was no physical cleanup or action memo in this case. The policy memorandum also appears to treat remedial investigation and feasibility study removal actions separately, and provides no guidance on when a remedial investigation and feasibility study removal action is considered to be "complete."
In support of its position that the remedial investigation and feasibility study removal action was not complete until the EPA decision was issued, the EPA cites the only two cases that have addressed this issue. In United States v. R.A. Corbett Transport, Inc., No. M-89-165-CA, slip op. at 1-2 (E.D. Tex. May 9, 1990), the defendant moved for summary judgment on the ground that the EPA's action was time-barred under § 9613.
The court decided that the remedial investigation conducted between December 1987 and May 1988, and the issuance of the EPA decision on September 16, 1988, was a single "removal action" under the meaning of CERCLA. The court then concluded:
The present suit was filed on October 13, 1989, approximately thirteen months following the [EPA decision]. Said suit is, therefore, within the three-year limitation set forth in 42 U.S.C. § 9613(g)(2).
Id. at 2. Thus, the Corbett court considered the issuance of the EPA decision as the completion of the remedial investigation removal action and the commencement of the running of the statute of limitations.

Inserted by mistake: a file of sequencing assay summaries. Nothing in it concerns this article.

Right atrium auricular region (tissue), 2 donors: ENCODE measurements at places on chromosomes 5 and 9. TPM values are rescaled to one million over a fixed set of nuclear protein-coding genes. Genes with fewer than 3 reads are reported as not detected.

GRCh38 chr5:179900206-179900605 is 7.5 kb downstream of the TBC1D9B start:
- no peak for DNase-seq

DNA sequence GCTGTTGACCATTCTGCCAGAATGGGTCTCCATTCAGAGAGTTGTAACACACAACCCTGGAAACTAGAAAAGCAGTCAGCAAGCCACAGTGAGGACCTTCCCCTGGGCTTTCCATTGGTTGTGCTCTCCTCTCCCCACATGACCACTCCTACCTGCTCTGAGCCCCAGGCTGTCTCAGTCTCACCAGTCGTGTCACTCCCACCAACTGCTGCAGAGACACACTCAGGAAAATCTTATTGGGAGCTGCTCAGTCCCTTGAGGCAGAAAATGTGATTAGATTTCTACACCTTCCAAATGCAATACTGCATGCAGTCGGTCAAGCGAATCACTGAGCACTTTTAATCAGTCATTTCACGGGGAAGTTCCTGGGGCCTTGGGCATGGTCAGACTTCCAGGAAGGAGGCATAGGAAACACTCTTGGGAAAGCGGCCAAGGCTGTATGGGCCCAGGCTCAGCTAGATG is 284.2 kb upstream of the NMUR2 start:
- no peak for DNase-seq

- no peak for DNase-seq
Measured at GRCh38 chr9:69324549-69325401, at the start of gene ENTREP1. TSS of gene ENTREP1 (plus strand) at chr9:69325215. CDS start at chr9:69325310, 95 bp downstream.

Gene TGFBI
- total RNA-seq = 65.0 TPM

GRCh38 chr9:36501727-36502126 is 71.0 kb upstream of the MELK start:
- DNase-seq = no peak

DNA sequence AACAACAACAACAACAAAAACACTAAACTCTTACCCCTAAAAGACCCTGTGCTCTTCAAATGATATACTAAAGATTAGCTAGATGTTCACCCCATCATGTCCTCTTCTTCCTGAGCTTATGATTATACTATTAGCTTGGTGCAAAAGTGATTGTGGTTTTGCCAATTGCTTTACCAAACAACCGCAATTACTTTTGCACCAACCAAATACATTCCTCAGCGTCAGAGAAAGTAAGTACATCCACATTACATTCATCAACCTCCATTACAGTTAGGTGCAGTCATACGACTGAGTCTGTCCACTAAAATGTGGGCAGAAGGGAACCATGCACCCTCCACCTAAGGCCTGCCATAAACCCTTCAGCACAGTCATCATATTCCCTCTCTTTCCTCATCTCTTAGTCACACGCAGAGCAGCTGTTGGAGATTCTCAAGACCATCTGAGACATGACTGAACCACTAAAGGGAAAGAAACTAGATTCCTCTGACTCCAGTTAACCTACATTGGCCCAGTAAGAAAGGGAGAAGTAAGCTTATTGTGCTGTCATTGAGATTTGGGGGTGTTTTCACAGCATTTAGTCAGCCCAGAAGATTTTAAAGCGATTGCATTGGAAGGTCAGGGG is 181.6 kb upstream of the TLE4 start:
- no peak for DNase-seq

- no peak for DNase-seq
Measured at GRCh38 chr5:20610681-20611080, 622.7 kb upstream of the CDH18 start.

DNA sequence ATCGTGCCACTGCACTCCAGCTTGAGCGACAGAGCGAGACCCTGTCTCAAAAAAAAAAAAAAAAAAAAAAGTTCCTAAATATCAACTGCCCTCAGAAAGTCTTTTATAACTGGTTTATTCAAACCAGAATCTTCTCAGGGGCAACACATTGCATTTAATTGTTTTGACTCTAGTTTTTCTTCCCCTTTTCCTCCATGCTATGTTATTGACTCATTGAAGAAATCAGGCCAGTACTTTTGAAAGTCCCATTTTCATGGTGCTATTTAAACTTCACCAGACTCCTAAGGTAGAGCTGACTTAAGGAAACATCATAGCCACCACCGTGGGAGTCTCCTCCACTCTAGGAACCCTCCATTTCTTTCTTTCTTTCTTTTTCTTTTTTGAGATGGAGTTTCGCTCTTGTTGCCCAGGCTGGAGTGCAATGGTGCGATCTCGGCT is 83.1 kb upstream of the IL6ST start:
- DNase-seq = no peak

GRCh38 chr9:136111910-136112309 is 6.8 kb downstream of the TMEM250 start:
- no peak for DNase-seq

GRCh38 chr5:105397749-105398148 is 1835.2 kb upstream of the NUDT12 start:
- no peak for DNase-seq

The only other case to address this issue is United States v. Jack Allen, No. 90-2093, slip op. at 11-12 (W.D. Ark. November 6, 1990).
In Jack Allen, the EPA sought to recover its costs for a removal action. In response to the EPA's motion for summary judgment, the defendant argued that the EPA's action was time-barred under § 9613 because the EPA's on-site activity had concluded on April 17, 1987, and the complaint was not filed until April 23, 1990. In response, the EPA asserted that the removal action was not complete until the EPA made a determination that further on-site activity was not necessary. The court held:
Clearly, the term removal (as defined by CERCLA) is not limited to on-site activity and includes the time needed to dispose of the removed material as well as the time needed to evaluate the need for further activity. Defendants have not alleged that the EPA unnecessarily delayed in making the determination that no further on-site activity was needed. We, therefore, conclude that this suit was timely filed under 42 U.S.C. § 9613(g)(2)(A).
Id. at 12. Thus, Jack Allen appears to support the EPA's contention that the remedial investigation and feasibility study removal action was not complete until the EPA formally determined that no further on-site activity was needed by issuing its decision. Finally, the EPA cites its Superfund Program Management Manual, Fiscal Year 1992, Volume 2 ("the Superfund Manual"), which states that the remedial investigation and feasibility study is complete with the signature of the EPA decision.
Petersen is unable to cite any authority to the contrary. Petersen does argue, however, that the Superfund Manual relies upon current EPA regulations that were not in effect in 1988, when the remedial investigation took place. Petersen asserts that the applicable EPA regulations in 1988 ("the 1988 regulations") made no mention of an EPA record of decision, and thus the decision cannot be considered to have been an integral part of the remedial investigation and feasibility study process in 1988.